Today, approximately 130 students are enrolled in each of the four years of medical school, and nearly half are women. In the early years, the gender ratio was much different.
Each academic year in 1902 was seven months long. Today, the first and second years of medical education require eight months, the third year twelve months, and the fourth year nine months.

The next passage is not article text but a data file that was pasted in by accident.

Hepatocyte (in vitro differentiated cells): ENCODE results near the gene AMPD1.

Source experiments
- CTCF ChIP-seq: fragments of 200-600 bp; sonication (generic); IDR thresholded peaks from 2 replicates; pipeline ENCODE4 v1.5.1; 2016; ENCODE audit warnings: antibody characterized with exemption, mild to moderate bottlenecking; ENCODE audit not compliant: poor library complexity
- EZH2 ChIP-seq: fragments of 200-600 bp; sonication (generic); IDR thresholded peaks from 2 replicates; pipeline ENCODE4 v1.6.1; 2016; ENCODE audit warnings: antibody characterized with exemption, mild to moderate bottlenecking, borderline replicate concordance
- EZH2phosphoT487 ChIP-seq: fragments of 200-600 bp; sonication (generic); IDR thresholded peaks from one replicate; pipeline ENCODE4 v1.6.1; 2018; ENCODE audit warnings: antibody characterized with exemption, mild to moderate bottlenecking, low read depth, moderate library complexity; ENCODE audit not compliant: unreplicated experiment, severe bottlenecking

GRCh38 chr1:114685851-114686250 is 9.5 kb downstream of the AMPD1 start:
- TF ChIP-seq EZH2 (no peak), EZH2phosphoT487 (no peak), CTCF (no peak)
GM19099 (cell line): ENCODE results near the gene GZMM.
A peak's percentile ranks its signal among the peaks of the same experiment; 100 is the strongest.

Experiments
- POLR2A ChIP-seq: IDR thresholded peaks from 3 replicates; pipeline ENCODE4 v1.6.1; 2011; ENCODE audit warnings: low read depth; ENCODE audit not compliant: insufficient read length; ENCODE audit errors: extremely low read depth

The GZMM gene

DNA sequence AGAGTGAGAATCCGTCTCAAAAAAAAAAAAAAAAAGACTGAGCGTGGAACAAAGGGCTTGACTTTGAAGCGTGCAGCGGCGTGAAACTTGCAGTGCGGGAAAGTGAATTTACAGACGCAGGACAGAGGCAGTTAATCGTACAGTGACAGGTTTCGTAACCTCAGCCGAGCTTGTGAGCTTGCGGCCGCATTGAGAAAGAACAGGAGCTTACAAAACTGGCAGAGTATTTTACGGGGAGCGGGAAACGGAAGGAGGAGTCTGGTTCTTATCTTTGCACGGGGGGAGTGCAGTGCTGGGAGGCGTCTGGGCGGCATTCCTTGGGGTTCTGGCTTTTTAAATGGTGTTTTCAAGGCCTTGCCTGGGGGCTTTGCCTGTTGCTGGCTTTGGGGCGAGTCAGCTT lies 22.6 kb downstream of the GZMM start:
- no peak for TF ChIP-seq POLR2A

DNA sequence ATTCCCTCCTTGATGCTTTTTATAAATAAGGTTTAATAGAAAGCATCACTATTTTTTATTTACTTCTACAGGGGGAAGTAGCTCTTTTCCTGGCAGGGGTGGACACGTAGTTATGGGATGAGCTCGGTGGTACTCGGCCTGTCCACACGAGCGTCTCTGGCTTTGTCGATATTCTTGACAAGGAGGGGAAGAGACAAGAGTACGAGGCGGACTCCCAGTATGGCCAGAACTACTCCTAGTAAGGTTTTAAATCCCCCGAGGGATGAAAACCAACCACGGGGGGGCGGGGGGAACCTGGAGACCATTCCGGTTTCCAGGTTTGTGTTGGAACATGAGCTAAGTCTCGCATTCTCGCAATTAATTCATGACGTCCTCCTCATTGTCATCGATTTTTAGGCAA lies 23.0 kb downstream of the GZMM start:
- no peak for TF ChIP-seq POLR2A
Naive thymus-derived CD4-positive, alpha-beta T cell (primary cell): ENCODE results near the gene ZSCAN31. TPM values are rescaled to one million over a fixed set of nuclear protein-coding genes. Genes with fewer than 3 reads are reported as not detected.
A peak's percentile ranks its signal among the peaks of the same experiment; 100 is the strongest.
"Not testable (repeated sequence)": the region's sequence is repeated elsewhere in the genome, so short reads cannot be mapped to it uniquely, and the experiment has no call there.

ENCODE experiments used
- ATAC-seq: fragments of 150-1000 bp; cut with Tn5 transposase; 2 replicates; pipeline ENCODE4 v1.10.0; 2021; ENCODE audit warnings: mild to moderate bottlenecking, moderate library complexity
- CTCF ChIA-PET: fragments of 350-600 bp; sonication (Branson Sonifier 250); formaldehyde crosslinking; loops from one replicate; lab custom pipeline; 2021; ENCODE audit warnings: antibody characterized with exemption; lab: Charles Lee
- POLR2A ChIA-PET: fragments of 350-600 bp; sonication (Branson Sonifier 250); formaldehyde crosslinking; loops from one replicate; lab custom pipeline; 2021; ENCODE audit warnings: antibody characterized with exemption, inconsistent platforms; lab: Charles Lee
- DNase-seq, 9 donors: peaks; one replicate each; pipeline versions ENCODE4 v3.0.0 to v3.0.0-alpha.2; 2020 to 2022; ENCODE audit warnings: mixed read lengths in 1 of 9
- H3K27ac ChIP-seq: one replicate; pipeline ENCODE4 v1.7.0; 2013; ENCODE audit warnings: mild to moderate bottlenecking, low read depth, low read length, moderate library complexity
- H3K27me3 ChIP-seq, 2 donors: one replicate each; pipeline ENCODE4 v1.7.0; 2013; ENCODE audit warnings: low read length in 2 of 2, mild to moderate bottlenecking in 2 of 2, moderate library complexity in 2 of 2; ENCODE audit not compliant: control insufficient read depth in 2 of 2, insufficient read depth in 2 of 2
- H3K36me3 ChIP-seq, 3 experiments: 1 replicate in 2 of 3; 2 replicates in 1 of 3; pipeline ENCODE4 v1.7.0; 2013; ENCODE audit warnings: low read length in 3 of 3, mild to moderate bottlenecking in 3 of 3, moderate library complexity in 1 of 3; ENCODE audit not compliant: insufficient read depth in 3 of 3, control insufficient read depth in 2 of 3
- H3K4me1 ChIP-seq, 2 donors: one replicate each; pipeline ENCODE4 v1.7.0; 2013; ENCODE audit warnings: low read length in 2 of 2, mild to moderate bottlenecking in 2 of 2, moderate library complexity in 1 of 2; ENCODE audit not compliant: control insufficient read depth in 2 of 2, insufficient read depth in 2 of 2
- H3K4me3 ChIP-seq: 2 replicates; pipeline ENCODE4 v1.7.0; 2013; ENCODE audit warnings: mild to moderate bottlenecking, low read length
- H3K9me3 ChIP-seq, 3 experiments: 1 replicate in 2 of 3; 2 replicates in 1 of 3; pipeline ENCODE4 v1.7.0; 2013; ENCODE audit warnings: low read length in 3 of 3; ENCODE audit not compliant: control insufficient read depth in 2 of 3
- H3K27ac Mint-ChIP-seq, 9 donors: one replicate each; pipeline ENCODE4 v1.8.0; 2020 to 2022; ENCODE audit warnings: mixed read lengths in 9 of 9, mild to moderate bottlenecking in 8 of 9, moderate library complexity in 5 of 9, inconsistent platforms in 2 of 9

Instruction in the early 1900s required 34 to 41 hours a week during the seven-month academic year. Students spent most of their time in lectures and laboratories. Today's students are expected to be active learners and participate in frequent small group sessions and problem solving. Today, the first two years of the medical curriculum include core courses which integrate subject material traditionally taught as separate courses, and an Integrated Clinical Experience, which covers the biopsychosocial aspects of medicine. The third and fourth years are almost entirely spent in clinical activities.